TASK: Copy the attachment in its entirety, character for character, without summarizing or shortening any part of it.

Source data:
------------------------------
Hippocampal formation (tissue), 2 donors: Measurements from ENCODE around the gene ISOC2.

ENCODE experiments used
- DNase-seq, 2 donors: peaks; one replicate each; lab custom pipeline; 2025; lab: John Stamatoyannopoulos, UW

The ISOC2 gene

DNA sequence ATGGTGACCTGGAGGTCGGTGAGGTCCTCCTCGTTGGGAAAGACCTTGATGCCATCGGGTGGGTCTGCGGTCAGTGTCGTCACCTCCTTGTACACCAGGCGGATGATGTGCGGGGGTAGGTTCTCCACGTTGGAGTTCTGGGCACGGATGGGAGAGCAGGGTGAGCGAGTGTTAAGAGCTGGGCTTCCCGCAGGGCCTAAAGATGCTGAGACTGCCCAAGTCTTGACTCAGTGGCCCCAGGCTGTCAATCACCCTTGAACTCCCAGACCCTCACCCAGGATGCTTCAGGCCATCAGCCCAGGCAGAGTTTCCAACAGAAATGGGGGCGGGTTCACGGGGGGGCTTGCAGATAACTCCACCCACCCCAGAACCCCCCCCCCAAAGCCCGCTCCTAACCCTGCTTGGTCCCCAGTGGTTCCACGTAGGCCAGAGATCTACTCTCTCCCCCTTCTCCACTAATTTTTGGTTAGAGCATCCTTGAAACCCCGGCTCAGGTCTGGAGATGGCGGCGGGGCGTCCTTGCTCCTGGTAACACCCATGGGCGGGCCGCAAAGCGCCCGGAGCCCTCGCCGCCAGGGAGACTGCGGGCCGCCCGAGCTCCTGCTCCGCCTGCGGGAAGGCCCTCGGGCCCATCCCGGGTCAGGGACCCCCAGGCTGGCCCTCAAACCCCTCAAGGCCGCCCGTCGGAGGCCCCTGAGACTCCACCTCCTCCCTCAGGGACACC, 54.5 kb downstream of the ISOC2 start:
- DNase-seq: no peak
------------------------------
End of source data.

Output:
Hippocampal formation (tissue), 2 donors: Measurements from ENCODE around the gene ISOC2.

ENCODE experiments used
- DNase-seq, 2 donors: peaks; one replicate each; lab custom pipeline; 2025; lab: John Stamatoyannopoulos, UW

The ISOC2 gene

DNA sequence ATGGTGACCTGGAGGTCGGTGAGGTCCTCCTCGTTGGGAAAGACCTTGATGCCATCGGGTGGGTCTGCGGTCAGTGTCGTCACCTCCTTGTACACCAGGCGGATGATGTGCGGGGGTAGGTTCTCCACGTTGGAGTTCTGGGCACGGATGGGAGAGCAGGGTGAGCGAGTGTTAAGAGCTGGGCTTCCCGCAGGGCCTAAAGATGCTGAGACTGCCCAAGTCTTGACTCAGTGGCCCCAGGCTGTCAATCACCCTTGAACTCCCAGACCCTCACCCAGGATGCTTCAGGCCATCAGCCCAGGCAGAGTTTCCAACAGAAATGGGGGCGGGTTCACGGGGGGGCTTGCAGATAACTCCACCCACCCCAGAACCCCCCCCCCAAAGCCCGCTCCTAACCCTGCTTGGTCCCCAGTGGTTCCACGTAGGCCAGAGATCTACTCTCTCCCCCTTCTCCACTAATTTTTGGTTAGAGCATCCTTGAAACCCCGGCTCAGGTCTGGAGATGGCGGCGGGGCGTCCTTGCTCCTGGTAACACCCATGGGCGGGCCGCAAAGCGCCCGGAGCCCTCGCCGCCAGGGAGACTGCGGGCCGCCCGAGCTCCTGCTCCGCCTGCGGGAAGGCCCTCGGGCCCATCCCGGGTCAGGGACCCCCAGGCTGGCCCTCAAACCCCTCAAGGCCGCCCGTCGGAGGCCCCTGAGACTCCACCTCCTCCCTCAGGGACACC, 54.5 kb downstream of the ISOC2 start:
- DNase-seq: no peak